Simon likes oysters. He really, really likes them; while others dither and squirm, he's busy shucking and slurping. His perfect holiday destination is the Ile de Ré where he can combine cycling and shellfish, and buy oysters which get cheaper and cheaper the more dozens you buy.
Just before Christmas I bought him an oyster plate for a couple of quid. We haven't yet eaten any oysters from it, but it turns out to be a brilliant plate for keeping lemons and ideal for ripening avocados.
The closest we have come to anything in a shell are shell-shaped madeleines, so now it's also a cake serving plate.
I knew nothing about oyster plates until I started writing this post. My plate is unmarked and no doubt worthless, but there are some very beautiful antique oyster plates which can set you back £600 or £700. They are made by companies such as Minton, Wedgwood, Gien, and Limoges and like all well-designed practical objects, they combine function with beauty (and wit and colour).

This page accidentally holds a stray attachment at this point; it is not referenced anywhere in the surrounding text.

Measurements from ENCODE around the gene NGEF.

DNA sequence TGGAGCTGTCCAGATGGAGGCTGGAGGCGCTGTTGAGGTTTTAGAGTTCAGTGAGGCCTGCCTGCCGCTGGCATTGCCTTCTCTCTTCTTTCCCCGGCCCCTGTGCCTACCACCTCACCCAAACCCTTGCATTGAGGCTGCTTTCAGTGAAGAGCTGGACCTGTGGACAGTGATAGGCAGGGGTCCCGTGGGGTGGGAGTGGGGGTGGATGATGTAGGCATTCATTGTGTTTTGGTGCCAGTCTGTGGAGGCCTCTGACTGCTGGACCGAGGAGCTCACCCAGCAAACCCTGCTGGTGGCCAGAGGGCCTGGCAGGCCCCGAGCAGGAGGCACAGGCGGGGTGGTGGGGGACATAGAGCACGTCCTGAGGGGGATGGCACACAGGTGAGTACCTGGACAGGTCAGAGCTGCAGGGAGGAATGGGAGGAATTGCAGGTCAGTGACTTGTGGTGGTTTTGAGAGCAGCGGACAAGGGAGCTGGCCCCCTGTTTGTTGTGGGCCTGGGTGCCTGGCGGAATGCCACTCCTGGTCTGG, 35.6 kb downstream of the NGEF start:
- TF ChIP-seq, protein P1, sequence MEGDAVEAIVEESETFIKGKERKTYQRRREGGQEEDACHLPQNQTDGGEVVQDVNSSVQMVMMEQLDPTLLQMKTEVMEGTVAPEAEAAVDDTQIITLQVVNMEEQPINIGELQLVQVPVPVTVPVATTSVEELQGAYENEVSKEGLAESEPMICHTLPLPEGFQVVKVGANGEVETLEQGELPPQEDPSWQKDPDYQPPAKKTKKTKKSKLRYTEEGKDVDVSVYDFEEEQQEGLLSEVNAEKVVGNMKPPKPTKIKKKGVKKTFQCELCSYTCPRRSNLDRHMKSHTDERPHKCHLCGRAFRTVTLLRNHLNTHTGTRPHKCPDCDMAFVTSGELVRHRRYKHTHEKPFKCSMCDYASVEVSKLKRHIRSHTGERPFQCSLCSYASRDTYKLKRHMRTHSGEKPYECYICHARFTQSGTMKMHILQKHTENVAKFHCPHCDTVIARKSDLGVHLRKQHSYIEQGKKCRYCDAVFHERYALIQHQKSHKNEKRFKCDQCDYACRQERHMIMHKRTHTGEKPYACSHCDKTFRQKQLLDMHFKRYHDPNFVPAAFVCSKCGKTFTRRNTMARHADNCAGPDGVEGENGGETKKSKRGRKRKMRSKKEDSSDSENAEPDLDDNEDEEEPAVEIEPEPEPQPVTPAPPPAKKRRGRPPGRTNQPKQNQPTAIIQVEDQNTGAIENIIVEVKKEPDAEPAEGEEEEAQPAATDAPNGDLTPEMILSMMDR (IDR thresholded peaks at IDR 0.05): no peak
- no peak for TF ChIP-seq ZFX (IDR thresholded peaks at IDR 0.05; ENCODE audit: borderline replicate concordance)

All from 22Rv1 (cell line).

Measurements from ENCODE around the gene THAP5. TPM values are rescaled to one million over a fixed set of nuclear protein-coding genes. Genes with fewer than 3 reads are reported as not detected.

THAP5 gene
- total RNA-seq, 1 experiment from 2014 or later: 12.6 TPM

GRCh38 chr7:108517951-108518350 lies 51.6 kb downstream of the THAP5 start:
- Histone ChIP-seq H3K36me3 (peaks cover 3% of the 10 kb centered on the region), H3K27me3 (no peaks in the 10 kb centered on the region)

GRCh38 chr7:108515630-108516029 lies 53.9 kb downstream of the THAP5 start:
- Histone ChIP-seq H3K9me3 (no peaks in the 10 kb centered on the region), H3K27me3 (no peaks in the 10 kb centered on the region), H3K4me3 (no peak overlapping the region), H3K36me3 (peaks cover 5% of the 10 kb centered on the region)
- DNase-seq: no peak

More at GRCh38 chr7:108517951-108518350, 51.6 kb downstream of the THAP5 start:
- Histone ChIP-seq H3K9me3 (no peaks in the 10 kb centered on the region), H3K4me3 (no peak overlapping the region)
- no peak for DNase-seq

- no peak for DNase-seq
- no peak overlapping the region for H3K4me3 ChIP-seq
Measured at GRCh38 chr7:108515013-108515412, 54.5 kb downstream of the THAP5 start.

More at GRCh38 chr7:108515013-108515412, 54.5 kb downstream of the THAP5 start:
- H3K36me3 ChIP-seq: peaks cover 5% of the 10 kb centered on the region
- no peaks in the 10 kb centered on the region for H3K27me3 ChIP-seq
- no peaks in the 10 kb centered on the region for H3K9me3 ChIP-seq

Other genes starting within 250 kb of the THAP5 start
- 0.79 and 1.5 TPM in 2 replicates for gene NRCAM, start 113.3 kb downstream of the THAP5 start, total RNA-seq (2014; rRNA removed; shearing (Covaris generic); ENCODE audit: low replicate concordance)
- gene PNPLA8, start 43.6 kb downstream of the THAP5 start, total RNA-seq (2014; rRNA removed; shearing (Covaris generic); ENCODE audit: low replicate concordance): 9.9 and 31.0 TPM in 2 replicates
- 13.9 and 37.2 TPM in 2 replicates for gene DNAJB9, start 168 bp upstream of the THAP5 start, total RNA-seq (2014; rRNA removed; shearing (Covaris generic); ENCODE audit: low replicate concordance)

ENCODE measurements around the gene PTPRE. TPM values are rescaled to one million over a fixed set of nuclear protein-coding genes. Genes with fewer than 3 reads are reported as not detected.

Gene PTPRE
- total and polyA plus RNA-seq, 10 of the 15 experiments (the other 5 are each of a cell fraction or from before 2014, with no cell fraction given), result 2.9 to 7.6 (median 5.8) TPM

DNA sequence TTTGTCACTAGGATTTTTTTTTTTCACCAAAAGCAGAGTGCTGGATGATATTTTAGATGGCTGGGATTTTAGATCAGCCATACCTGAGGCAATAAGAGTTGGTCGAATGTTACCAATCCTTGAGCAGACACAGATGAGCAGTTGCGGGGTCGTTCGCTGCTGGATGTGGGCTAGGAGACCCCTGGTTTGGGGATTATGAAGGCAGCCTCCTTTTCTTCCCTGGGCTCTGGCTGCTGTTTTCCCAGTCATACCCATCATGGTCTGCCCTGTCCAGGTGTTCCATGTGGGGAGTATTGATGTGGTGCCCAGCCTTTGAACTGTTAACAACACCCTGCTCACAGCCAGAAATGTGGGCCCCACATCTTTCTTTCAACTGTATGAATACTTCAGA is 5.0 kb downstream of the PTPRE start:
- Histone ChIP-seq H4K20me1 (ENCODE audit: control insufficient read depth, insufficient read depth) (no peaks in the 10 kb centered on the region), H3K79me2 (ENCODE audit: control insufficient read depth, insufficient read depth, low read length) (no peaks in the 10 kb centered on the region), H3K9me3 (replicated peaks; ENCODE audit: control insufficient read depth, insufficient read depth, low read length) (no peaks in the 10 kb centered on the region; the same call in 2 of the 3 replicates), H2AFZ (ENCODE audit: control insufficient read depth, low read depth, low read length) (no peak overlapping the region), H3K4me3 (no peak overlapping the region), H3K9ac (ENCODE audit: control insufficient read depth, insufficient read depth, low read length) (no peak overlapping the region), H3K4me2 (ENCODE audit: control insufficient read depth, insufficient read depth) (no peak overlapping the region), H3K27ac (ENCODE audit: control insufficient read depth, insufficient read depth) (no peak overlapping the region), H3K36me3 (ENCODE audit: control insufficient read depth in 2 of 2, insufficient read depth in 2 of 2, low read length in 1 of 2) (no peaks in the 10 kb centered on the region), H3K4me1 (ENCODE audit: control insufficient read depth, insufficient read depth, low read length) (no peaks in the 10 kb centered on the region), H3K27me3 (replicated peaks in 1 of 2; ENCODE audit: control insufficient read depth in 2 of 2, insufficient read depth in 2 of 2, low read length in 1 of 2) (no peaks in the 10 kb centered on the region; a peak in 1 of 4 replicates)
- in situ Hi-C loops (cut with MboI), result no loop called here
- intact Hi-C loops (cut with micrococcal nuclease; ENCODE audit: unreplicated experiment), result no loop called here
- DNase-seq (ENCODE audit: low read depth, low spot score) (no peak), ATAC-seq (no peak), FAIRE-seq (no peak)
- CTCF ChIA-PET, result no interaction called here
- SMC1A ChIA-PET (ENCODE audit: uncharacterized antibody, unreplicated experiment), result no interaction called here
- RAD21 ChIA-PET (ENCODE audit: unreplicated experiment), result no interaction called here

There's even a book on the subject. I should have known. I could become an oyster plate collector and ripen a whole Chilean valley's-worth of avocados on my windowsill, because I certainly wouldn't be able to afford the oysters as well as the plates.
*Apologies to Shakespeare and The Merry Wives of Windsor Act II, scene ii